The legendary coach who insisted on players wearing bowler hats on the pitch, stayed as Rangers head coach for 34 years. During these three decades, Rangers won 30 titles including 18 league title, 10 Scottish Cups and two Scottish League Cups. In the

list of Scottish football championship-winning managers

Bill Struth has won the most league titles and that’s surly more than enough to consider him as one of the greatest managers of all time.  As a Rangers legend, the main stand of the club’s home ground is named after him and his achievements at the club are appreciated up to this day. 

Jim Mclean

The underdogs who challenge the giants of football has always been a favorite story among the folks.  Jim Mclean’s Dundee United was one of these fairy tales. Only one year after his retirement as a forward, Jim Mclean joined Dundee United as their head coach in 1971 and didn’t change his club in his entire 22-years coaching career. Dundee United was a midtable club when Mclean joined them. At the beginning, he focused on creating a young and promising core at the squad and convinced some talented Scottish youngsters to join his project at

Dundee United

.

 Mclean needed a few years to build his team and the hard work nearly paid off in 1974 as they reached to the Scottish Cup final but they lost the match to Celtic. Eventually Dundee United won its first couple of trophies with Mclean at the reigns which were two consecutive Scottish League Cups in 1980 and 1981. Now Dundee United was considered as a title contender in Scotland and they clinched the league title in 1983 for the first time ever. Mclean didn’t stop there and had an eye for a European trophy.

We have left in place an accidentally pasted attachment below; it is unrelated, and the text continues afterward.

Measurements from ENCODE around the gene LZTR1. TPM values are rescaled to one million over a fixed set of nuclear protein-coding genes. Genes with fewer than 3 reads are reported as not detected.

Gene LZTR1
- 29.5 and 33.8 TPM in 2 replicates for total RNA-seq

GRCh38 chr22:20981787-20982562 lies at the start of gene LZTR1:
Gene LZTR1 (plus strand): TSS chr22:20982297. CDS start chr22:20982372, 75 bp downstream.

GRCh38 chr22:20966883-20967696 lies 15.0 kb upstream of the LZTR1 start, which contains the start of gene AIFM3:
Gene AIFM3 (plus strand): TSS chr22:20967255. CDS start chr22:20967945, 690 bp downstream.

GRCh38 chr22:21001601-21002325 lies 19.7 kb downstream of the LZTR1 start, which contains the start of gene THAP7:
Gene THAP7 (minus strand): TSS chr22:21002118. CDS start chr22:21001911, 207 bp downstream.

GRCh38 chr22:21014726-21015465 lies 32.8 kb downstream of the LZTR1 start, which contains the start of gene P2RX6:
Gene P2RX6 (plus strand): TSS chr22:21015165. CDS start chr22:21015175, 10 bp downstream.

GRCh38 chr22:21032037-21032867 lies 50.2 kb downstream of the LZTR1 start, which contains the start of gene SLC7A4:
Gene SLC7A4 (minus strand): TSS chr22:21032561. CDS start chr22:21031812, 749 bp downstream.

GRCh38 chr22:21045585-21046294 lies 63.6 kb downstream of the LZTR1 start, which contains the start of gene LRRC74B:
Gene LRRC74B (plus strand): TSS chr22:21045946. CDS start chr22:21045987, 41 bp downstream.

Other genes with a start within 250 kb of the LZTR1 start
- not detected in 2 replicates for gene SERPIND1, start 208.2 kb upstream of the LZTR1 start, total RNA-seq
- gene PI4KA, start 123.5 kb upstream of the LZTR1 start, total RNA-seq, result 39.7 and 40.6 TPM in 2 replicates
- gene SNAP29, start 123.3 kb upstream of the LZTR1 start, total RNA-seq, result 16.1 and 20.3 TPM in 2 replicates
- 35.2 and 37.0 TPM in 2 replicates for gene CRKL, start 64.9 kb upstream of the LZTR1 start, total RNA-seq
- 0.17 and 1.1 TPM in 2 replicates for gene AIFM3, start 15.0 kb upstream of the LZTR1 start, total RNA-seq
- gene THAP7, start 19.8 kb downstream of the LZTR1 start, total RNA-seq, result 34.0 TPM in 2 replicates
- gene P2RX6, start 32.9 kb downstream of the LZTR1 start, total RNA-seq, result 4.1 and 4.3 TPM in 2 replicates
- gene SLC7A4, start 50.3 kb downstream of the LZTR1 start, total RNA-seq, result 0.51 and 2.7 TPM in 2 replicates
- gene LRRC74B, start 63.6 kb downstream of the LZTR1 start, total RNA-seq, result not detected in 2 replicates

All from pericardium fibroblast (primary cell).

During the 1983-84 season Dundee United had a spectacular run at the European Cup and reached to the semi-finals where they lost to Roma in a controversial second leg match in Italy. Three years later Mclean steered his men to a UEFA Cup final but once again they couldn’t finish the job as they lost to the Swedish side IFK Gothenburg. Nevertheless, turning a midtable club such as Dundee United to one of the title contenders in both Scotland and Europe, was nothing short than a miracle. Jim Mclean is one of the best Scottish managers of all time for his wonderful career at Dundee United.

Bill Shankly

The man who chose the You’ll Never Walk Alone as the Liverpool’s anthem and shaped up the club as one of the elite sides in England and Europe. Bill Shankly played almost his entire career for

Preston North End

as a midfielder and immediately after retirement, got appointed as the head coach of Carlisle United in 1949. Ten years later he joined Liverpool which was playing in the second division back then. The club was in a desperate situation and nobody would even consider them as a potential title contender in the English football. But the great Bill Shankly had other ideas. It took Shankly two seasons to build up his team and dragged Liverpool back to the first division by winning the second division title in 1962.